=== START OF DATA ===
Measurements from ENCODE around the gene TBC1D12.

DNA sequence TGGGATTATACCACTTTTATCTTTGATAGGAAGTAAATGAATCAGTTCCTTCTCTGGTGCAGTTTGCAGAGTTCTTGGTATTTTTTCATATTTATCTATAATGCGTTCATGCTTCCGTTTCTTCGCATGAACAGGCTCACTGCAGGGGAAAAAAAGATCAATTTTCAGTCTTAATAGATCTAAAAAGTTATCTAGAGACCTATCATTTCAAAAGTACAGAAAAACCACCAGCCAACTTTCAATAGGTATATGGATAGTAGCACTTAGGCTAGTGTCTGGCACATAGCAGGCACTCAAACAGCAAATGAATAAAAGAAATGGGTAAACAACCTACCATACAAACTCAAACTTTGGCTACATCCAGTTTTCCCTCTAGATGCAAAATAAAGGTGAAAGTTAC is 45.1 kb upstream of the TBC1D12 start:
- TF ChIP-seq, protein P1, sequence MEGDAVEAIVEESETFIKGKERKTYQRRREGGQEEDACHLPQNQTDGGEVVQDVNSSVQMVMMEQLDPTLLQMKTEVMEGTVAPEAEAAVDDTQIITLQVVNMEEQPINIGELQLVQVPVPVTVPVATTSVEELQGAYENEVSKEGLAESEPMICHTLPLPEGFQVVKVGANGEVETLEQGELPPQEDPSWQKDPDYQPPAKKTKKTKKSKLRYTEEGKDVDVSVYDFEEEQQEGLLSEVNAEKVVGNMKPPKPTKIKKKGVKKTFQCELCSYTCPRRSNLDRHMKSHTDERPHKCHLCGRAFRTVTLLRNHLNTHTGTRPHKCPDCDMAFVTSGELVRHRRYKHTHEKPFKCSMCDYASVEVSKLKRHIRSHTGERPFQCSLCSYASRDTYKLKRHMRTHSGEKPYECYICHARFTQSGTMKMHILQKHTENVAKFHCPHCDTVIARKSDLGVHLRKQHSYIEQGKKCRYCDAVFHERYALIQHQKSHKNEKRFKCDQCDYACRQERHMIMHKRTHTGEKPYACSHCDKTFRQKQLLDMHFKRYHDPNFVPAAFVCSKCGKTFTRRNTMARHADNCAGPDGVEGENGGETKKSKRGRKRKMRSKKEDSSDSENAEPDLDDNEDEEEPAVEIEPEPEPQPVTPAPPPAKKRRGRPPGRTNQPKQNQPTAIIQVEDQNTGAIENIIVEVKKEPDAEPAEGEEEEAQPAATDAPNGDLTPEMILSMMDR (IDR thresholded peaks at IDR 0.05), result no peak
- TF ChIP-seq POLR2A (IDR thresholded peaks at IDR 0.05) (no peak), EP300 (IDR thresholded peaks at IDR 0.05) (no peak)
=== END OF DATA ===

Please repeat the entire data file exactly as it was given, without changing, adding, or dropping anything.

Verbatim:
Measurements from ENCODE around the gene TBC1D12.

DNA sequence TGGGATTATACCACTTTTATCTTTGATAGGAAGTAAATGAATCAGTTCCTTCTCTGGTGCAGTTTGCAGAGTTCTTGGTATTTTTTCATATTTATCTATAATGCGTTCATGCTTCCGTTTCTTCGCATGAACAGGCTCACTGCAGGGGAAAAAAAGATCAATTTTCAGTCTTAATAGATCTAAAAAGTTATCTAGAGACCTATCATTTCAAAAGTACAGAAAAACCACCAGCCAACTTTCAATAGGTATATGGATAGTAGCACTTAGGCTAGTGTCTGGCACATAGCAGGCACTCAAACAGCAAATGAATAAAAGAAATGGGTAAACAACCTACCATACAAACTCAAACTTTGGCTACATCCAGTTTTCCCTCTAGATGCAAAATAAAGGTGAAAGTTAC is 45.1 kb upstream of the TBC1D12 start:
- TF ChIP-seq, protein P1, sequence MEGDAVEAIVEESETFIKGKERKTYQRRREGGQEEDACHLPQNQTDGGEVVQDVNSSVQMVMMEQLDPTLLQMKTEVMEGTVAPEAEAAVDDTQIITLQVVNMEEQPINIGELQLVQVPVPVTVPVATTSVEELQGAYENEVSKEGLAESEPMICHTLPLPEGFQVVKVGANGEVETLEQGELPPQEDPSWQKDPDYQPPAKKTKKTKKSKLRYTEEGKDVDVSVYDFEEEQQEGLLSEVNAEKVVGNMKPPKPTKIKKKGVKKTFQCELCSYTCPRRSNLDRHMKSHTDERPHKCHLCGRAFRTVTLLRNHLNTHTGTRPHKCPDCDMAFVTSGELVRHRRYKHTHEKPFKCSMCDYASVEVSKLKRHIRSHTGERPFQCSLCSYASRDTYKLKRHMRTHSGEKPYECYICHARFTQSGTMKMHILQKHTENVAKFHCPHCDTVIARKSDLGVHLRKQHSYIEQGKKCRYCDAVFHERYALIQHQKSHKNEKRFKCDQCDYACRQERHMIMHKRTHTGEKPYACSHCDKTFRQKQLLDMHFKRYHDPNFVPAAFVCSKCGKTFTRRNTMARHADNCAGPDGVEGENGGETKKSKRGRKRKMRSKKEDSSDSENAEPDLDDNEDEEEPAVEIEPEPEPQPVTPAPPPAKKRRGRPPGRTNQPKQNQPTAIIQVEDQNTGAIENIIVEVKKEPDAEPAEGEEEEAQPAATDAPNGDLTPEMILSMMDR (IDR thresholded peaks at IDR 0.05), result no peak
- TF ChIP-seq POLR2A (IDR thresholded peaks at IDR 0.05) (no peak), EP300 (IDR thresholded peaks at IDR 0.05) (no peak)